The book's title is an e-mail address. With it, Haraway locates herself and her readers in a sprawling net of associations more far-flung than the Internet. The address is not a cozy home. There is no innocent place to stand in the world where the book's author figure, FemaleMan, encounters DuPont's controversial laboratory rodent, OncoMouse.
Haraway sees the world of contemporary technoscience as a drama. Information sciences and life sciences are at the center of the dramatic action. Scenes are set in landscapes where maps of human genetic differences are stored in databases, racialized bodies are reconfigured by morphing for photographs in popular magazines, and transgenic mice important to breast cancer research are patented intellectual property.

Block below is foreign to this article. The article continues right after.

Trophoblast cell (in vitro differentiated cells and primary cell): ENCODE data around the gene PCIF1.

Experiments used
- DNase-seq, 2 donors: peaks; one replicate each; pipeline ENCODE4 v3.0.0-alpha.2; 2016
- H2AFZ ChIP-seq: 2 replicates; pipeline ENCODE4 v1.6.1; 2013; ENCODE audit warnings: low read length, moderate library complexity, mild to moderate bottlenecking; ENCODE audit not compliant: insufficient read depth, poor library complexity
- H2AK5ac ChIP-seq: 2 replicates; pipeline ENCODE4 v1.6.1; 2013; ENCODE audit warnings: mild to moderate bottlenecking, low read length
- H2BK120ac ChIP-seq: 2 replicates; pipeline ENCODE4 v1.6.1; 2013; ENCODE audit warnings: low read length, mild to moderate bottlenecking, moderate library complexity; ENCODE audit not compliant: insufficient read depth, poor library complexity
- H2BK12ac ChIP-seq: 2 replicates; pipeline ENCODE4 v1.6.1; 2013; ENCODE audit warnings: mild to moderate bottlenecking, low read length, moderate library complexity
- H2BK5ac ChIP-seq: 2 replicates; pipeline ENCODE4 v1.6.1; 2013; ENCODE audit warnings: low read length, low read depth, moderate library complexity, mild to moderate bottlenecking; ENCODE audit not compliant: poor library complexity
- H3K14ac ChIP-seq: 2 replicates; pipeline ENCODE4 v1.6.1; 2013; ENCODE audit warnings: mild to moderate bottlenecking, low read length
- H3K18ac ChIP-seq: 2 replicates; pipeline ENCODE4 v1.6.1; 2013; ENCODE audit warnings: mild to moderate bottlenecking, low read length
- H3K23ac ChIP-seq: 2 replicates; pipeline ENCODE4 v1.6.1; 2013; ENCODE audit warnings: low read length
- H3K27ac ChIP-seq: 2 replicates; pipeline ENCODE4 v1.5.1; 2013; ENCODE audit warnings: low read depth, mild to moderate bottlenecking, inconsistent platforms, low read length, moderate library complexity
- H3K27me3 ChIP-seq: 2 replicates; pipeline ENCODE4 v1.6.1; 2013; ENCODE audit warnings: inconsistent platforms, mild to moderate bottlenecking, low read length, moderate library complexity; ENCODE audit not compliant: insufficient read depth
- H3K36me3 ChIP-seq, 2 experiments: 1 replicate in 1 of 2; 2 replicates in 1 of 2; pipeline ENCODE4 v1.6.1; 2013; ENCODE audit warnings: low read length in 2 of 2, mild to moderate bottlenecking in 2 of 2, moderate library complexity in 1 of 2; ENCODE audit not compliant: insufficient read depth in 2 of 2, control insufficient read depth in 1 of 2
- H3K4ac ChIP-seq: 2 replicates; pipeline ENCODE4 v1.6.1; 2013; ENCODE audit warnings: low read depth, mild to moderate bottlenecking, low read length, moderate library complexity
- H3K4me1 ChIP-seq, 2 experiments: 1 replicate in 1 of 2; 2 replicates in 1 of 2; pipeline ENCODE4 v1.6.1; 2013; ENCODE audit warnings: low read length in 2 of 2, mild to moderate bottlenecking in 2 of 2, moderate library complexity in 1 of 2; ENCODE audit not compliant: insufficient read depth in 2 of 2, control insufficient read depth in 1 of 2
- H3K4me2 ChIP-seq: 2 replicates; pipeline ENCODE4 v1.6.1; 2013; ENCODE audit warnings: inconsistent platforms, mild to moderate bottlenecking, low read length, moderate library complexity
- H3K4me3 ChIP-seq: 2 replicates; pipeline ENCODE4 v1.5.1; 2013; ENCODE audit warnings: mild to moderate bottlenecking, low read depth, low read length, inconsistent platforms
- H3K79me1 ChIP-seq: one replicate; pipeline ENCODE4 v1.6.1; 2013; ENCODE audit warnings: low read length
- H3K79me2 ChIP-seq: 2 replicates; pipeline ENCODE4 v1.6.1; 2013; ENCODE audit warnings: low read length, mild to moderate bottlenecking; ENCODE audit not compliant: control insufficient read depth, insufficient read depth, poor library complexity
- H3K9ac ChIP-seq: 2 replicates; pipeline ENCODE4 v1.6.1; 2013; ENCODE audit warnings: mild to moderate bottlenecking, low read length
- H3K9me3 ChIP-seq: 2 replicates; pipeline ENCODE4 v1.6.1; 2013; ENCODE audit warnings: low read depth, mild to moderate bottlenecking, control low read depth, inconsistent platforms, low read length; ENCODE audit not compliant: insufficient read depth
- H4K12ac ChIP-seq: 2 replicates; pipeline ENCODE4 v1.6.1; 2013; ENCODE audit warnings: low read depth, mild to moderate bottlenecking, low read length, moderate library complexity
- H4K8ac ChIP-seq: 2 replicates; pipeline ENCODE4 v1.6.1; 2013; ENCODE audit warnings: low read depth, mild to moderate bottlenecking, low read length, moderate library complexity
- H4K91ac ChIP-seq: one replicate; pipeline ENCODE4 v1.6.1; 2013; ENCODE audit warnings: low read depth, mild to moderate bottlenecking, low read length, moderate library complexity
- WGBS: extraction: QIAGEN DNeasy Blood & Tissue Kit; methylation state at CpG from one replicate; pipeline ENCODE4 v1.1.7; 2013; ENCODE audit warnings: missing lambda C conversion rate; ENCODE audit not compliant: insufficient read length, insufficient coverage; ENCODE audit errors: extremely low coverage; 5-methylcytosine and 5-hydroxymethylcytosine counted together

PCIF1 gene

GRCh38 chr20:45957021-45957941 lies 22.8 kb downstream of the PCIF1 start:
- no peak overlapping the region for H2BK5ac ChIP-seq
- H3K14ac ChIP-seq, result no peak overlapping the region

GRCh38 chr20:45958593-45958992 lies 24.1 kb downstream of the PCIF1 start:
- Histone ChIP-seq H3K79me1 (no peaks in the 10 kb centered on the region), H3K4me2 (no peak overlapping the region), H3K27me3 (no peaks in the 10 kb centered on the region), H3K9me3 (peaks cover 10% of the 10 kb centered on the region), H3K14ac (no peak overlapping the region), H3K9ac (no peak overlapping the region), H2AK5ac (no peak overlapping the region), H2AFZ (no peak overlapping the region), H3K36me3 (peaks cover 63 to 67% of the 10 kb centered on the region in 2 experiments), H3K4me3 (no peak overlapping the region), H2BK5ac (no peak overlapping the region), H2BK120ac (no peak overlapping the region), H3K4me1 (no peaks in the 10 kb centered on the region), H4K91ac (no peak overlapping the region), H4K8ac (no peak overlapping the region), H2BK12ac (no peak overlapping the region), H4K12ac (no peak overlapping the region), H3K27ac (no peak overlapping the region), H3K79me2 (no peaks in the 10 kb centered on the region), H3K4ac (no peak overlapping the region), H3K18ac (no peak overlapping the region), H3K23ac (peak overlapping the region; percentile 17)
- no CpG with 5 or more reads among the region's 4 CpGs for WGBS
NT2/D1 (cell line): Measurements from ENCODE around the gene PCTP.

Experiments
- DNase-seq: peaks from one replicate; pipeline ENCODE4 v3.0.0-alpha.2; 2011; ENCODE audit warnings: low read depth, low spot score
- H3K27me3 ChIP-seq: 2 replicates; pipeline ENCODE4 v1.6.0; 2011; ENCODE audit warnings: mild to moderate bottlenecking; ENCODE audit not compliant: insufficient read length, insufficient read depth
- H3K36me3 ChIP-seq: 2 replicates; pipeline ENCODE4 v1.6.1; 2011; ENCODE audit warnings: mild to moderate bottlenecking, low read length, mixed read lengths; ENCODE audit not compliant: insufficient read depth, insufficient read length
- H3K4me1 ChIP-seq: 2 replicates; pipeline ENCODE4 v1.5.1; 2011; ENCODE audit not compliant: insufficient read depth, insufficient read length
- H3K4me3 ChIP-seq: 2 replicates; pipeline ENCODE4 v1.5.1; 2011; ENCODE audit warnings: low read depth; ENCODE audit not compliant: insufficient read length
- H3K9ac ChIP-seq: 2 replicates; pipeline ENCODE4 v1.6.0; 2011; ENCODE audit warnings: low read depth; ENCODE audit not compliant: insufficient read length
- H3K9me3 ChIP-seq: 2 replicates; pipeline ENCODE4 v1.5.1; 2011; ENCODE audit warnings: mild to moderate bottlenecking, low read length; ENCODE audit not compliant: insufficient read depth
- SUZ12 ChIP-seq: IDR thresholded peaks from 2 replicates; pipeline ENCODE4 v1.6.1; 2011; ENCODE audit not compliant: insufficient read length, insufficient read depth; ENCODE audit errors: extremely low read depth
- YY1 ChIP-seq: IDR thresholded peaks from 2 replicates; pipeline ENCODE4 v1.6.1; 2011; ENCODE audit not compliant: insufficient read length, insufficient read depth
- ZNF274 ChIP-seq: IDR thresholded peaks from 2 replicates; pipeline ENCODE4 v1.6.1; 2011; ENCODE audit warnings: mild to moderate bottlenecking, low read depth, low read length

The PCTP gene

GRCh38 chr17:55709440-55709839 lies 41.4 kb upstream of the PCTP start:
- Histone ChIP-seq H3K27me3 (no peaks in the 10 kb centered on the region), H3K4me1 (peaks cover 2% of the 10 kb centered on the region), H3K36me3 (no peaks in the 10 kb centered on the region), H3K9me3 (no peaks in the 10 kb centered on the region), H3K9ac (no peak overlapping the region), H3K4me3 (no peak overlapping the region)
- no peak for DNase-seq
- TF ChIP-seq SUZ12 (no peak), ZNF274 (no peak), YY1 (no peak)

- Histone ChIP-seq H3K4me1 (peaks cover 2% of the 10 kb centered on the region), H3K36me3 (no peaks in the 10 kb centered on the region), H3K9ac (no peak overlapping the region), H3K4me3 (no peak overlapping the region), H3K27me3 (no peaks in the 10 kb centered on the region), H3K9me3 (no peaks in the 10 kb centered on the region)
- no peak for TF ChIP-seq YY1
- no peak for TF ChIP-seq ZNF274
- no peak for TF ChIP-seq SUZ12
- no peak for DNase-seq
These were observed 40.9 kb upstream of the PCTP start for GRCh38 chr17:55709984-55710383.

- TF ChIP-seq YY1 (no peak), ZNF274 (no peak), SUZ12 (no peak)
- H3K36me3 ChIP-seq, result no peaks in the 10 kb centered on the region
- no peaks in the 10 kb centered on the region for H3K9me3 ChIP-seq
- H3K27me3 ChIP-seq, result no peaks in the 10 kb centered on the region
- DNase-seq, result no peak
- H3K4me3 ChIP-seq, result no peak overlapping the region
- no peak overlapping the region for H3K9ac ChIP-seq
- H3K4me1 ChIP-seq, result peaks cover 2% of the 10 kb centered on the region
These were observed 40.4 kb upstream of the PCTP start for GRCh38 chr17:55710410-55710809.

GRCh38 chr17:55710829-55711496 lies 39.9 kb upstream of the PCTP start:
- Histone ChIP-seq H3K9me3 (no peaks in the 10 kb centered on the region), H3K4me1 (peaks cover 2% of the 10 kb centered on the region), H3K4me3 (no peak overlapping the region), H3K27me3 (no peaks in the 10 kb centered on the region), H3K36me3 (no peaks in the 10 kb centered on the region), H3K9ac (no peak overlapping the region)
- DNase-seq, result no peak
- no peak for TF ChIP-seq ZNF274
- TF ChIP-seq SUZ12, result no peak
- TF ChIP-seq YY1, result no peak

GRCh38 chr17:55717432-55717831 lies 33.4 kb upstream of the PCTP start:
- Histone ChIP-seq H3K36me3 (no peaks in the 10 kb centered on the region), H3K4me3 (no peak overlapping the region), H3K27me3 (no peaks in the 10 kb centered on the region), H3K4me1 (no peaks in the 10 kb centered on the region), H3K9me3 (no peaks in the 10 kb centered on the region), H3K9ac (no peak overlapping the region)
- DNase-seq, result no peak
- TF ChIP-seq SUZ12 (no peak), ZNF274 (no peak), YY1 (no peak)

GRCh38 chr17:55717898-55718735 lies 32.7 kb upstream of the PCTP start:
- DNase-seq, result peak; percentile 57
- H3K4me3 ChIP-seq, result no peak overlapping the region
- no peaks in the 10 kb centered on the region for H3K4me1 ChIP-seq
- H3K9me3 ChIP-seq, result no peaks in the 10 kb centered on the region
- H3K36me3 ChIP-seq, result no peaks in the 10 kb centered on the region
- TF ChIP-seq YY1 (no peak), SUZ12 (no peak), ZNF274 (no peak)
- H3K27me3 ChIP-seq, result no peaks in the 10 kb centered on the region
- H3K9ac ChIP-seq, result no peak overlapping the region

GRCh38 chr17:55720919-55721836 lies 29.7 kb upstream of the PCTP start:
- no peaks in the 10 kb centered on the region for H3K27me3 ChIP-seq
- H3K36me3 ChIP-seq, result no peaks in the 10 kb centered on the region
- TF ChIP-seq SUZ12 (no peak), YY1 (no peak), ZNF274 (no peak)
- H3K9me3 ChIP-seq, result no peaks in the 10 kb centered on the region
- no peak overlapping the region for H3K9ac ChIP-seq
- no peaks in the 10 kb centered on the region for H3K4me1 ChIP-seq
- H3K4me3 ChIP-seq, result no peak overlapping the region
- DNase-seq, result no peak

The actors are many, and not all are human. Beginning with the Modest Witness, the key figure in the Science Revolution, Haraway shows us the trouble lurking in race and gender- marked practices for attesting to matters of fact. In later scenes, Haraway explores the kinship relations among the many cyborg creatures produced in the late twentieth-century--in nuclear research, genetic engineering, reproductive technologies, computer-mediated representational practices, and mutations in biological approaches to "race."